The Seattle City Council on Thursday voted against a measure that would have frozen the Seattle Police Department’s hiring through 2021, despite continued efforts to cut the department’s funding.
Councilmembers Kshama Sawant (a self-proclaimed socialist) and Tammy Morales introduced the proposal, which would have cut over $9 million from the SPD budget and enacted a hiring freeze through 2021.
Sawant has been insistent on eventually defunding SPD by a full 50%.
“A one-year hiring freeze in 2021 will lead to two consecutive years of reductions in the number of SPD’s Fully Trained Officers and Officers In-Service,” reads the proposal. “The second-year reductions occur because SPD’s number of Fully Trained Officers and Officers In-Service will decline through normal attrition over 24 months but will not be replenished/replaced until 2023 after new hires made in 2022 move through a full year’s worth of academy and field training.”
In addition, over $9 million would have been redirected to the Human Services Department.
According to the proposal: “The investments should move the City’s community safety strategy toward a public health-centered, harm reduction model of restorative justice, crime prevention, and ameliorating the harm caused by the criminal legal system to individuals and communities most impacted.”
A record number of police officers have already left the SPD this year, the vast majority occurring in the months of riots following the death of George Floyd in Minneapolis.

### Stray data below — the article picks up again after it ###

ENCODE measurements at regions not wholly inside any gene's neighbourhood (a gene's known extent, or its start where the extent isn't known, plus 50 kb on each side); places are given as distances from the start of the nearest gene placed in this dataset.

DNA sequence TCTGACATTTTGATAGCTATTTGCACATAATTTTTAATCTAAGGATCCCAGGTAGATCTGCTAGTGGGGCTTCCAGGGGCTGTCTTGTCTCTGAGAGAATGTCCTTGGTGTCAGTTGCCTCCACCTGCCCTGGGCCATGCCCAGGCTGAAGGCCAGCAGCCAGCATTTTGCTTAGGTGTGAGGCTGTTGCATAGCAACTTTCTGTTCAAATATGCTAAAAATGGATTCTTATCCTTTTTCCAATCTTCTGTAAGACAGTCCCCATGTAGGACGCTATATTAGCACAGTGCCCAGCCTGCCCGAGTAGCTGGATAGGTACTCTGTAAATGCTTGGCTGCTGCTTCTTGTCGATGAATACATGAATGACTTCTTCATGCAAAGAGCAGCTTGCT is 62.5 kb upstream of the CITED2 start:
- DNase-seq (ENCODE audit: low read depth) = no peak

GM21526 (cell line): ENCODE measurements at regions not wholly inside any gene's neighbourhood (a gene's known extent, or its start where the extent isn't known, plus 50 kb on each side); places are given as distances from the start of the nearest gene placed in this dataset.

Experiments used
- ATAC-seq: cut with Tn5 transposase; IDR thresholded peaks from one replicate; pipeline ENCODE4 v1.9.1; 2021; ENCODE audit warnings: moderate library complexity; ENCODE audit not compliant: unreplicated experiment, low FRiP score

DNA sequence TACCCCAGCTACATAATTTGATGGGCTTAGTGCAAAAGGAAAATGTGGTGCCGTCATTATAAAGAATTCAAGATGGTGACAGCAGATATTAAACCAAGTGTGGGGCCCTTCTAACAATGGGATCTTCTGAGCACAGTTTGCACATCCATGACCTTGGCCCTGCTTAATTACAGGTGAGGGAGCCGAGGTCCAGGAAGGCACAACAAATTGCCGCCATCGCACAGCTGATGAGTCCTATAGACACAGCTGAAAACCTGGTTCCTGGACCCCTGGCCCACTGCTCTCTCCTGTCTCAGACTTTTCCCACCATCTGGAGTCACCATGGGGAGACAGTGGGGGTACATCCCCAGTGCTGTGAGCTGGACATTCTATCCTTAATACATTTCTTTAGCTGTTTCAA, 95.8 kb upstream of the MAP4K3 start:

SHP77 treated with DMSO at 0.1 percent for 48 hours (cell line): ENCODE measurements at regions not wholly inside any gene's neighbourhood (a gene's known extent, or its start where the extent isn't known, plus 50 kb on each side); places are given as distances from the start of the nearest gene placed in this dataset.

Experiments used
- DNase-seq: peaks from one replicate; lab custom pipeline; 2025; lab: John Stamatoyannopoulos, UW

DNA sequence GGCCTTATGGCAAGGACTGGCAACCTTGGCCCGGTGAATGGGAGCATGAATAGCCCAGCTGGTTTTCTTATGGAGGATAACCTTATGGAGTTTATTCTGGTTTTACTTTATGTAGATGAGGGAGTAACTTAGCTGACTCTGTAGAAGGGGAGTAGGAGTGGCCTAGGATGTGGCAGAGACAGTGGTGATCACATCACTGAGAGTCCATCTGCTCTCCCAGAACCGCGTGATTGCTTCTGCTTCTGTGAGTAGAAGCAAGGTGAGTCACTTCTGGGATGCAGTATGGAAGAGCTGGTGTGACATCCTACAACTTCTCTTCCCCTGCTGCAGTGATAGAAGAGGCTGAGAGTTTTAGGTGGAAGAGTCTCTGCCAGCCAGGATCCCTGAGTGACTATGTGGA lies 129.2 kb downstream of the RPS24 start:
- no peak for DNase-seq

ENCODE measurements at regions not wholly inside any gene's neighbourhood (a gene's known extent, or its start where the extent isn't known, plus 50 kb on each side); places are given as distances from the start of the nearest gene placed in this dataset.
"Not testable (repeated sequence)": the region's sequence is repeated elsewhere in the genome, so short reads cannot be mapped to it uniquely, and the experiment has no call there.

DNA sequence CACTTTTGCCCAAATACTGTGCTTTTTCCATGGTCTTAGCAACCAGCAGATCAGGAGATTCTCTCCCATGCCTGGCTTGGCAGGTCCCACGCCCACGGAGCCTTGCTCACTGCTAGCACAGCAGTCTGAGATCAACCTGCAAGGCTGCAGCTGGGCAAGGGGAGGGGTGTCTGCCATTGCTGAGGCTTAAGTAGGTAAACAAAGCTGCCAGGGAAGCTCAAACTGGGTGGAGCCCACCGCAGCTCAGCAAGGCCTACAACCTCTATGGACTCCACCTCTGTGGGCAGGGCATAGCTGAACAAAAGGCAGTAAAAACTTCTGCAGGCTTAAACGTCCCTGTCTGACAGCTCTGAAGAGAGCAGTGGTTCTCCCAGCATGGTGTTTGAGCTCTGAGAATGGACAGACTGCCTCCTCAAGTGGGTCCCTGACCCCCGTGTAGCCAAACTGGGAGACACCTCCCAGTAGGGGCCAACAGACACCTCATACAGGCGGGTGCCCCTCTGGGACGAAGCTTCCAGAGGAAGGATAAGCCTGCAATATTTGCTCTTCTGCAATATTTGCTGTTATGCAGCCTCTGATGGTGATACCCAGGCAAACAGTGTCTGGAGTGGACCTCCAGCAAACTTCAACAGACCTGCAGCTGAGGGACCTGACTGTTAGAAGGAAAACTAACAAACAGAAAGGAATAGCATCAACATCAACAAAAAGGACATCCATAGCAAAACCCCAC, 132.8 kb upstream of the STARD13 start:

In the month of September alone, the SPD lost an “unprecedented” 39 officers, double the amount of the next highest month on record. Normally, the SPD sees 5-7 officers leave in September.
And in exit interviews, SPD officers have left scathing remarks about the lack of support from the city in recent months and years.
A Seattle Budget Office report on SPD attrition levels, published October 14th of this year, estimated that if the current hiring freeze continues through 2021, “SPD’s deployable staffing levels could drop as low as 1,139 officers in service by 2022.”
“For comparison,” reads the report, “SPD employed 1,271 sworn officers in 1990. In that time, the population of Seattle has increased by 44%.”
In other words, a hiring freeze through 2021 would reduce the SPD’s staff numbers to a level not seen in 30 years despite a higher population.
The most recent proposal was rejected by the City Council in a vote of 7-2. Councilmembers Lorena Gonzalez and Lisa Herbold voiced concerns about SPD’s ability to respond to 911 calls.
Nevertheless, the Council has voted on other cuts to the SPD budget, and has thus far eliminated 17% of their funding.
The SPD is currently figuring out how to cover current staffing gaps. Interim Chief Adrian Diaz has said that he plans to do so by moving officers out of specialty investigative units. Gonzalez worries that this reshuffling will have a negative effect on sexual assault investigations.
The Council is expected to vote on Monday for the entire 2021 budget.